Internet Australia has called on the Minister for Communications Mitch Fifield to demand Mr Morrow apologise for and retract his false and defamatory remarks. Internet Australia’s chair, Anne Hurley, who has herself been subjected to personal attacks by NBN, believes it is time the government put a leash on NBN Co and its CEO. Ms Hurley has stated publicly:
“Rather than deal with the very real and increasing complaints about the product, Mr Morrow and his team of PR spinners would prefer to attack people making genuine and evidence-based calls for change.”
For my part, I say there’s no excuse for the head of a government enterprise to be allowed to use parliamentary privilege to attack people simply because they draw attention to serious issues – in this case, the questionable technology choices being pursued by NBN Co, and the negative economic and social consequences for Australia.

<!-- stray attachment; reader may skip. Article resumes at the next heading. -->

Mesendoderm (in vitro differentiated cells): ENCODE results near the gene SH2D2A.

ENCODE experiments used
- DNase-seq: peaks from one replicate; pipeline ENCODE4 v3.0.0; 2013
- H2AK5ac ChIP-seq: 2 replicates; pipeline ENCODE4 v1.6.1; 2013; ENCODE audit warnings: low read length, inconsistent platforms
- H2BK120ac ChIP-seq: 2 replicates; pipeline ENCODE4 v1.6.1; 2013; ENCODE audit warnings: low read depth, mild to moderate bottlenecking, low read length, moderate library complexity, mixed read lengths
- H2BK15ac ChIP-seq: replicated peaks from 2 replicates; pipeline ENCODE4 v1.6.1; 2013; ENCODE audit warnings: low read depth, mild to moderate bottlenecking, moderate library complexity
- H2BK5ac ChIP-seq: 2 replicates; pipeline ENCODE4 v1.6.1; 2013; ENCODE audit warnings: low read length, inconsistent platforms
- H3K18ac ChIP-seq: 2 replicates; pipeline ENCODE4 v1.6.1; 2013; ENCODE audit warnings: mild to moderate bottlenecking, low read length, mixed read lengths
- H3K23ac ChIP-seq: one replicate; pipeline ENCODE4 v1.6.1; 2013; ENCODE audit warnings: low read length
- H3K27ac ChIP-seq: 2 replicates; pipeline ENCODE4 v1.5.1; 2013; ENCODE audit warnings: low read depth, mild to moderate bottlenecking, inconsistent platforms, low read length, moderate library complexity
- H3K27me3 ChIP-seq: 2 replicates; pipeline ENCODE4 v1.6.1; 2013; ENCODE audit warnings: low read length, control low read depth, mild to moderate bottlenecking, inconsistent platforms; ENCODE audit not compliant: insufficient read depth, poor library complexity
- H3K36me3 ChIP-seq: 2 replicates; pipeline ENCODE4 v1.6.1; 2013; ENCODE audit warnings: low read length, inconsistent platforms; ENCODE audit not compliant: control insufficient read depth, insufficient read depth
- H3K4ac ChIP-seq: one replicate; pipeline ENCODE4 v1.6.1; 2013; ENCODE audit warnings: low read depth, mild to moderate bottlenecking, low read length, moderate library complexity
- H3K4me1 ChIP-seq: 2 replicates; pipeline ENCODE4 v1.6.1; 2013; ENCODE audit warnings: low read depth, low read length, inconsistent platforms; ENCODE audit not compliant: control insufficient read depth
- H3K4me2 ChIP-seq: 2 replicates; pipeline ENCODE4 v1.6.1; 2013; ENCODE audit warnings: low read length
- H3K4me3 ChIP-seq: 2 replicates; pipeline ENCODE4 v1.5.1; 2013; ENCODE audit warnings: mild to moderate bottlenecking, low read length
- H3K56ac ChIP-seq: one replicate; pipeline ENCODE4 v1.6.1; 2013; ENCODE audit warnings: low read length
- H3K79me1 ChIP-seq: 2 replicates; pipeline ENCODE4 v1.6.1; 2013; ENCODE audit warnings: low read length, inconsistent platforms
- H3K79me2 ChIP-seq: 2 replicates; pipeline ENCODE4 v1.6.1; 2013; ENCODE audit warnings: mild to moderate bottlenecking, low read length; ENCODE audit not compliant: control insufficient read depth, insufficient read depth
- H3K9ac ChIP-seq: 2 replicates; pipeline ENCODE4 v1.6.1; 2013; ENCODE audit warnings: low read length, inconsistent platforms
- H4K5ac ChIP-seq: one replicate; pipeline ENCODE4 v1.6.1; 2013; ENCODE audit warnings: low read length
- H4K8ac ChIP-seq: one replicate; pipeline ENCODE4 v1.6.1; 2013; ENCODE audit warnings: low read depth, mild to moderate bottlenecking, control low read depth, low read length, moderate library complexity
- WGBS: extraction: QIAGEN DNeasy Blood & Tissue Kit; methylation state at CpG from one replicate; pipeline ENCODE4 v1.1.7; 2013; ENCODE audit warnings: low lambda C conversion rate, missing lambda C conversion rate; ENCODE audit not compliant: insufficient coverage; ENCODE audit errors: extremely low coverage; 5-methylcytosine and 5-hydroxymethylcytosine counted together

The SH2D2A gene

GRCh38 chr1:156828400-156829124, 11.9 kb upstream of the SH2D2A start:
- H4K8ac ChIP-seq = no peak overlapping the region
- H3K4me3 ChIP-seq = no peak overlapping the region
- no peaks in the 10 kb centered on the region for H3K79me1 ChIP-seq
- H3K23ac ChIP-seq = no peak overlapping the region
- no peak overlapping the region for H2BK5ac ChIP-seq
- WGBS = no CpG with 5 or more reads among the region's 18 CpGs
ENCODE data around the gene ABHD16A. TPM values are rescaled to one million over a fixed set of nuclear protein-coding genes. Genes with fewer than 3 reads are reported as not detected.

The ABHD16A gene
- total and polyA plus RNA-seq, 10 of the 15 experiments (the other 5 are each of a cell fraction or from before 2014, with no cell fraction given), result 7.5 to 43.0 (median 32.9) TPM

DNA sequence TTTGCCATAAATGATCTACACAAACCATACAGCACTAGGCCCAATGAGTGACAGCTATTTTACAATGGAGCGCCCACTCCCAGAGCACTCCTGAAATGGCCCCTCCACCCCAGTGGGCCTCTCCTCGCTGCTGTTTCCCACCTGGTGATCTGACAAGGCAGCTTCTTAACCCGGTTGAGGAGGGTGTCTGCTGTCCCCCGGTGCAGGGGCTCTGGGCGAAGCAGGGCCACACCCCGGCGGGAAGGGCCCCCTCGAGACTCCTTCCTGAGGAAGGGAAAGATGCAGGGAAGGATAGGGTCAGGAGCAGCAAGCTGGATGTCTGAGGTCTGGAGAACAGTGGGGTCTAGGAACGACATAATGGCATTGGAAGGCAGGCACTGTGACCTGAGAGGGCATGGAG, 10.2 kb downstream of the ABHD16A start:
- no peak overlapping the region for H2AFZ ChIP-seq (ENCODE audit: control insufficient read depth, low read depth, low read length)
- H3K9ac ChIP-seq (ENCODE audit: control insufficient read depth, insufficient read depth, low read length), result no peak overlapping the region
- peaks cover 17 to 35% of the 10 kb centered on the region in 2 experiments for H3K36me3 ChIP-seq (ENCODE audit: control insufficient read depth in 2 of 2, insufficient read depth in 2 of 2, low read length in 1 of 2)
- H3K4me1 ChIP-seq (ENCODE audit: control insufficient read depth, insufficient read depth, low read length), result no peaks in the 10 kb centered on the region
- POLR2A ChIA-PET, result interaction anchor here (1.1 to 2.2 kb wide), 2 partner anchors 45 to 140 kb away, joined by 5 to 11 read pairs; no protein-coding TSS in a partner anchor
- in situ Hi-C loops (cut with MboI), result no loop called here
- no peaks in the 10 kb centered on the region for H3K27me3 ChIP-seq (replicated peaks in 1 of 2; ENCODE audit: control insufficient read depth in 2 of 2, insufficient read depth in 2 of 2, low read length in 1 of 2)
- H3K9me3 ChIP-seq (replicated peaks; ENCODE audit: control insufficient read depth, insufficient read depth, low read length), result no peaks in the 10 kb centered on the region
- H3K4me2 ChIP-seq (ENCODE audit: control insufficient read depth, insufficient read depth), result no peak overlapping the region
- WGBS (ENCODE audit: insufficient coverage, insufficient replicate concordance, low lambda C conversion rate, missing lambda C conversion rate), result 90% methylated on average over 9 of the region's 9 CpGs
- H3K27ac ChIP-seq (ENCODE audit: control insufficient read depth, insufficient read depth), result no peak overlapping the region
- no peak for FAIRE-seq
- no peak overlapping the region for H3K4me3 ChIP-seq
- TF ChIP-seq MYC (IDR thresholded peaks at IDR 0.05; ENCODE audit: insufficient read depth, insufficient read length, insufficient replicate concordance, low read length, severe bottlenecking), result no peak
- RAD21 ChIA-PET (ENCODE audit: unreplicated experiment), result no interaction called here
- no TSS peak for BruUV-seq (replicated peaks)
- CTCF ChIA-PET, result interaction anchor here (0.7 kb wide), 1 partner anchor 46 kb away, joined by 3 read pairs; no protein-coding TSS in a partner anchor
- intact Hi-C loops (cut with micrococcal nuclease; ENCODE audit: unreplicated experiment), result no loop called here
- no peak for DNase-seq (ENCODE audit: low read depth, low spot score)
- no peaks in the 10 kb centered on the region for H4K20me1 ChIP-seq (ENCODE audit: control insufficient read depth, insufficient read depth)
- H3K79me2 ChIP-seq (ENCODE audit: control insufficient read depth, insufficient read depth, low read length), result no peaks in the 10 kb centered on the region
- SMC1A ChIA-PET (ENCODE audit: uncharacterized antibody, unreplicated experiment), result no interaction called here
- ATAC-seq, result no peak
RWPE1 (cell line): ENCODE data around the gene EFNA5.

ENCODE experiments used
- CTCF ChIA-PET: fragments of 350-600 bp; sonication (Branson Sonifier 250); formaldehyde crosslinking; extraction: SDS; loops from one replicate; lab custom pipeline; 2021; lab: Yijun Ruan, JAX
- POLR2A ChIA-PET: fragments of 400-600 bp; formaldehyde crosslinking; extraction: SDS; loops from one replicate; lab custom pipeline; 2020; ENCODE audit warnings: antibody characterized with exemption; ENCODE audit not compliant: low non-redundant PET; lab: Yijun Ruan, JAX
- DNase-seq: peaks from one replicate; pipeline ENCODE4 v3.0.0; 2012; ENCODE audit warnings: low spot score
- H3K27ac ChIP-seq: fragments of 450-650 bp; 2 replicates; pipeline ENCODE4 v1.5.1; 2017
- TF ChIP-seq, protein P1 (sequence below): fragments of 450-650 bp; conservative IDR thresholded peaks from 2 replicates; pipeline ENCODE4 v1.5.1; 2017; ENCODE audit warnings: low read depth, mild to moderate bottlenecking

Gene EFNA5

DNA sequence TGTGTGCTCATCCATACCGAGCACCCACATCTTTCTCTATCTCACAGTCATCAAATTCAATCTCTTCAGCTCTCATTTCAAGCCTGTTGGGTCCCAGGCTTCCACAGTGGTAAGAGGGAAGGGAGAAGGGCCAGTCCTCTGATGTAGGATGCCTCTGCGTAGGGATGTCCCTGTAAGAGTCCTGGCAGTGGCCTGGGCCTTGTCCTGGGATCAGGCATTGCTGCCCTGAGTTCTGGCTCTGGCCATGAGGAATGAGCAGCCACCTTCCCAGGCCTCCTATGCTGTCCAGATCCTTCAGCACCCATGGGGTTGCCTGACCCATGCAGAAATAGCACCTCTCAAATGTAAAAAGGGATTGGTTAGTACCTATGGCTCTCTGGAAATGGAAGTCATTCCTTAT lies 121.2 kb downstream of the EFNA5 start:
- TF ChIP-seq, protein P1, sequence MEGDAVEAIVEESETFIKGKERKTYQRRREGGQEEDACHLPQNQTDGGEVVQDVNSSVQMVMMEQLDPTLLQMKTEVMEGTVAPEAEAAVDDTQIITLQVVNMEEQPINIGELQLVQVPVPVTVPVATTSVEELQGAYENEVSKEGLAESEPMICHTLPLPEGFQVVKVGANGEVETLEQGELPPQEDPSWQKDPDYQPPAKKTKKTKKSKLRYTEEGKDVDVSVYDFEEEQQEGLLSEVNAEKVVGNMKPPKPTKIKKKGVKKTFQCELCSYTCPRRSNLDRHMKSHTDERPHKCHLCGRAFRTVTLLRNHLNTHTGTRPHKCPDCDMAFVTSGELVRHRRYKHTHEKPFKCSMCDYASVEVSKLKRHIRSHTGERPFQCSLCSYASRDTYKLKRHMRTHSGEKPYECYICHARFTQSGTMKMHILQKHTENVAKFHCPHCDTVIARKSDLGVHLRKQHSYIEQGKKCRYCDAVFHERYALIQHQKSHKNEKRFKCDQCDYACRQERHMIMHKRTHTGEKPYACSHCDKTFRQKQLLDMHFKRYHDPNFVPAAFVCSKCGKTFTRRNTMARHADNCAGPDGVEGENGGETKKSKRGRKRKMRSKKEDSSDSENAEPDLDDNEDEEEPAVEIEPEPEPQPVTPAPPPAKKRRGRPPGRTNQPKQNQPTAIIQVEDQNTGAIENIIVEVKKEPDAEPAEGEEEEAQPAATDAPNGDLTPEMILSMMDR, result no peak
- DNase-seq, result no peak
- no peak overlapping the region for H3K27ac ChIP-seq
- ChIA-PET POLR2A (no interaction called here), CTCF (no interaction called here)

In my opinion, failing an apology and retraction, Mr Morrow should be sacked.
I passionately believe Australia needs a 21st Century NBN if we are to maintain our place as one of the most advanced and prosperous nations in the G20. On Internet Australia’s behalf and on behalf of all internet users, I have merely sought to draw attention to obvious flaws in the current NBN strategy – flaws that are increasingly reflected in customer complaints – and to provide solutions based on expert advice. I’ve raised my concerns directly with the Prime Minister and with the Leader of the Opposition. Each has listened respectfully to what I’ve had to say. On the other hand, Mr Morrow thinks it appropriate to use parliamentary privilege to attack me and the board of Internet Australia rather than heed what we, and many other respected people and organisations, are saying.
This is also from Hansard (page 75) and is included in my right of reply to Mr Morrow’s comments:
Senator Ludlum: “… you did go in pretty hard on Mr Patton. We checked back in and discovered that actually he was not one of the people that had been blocked at the time [as Mr Morrow had stated].”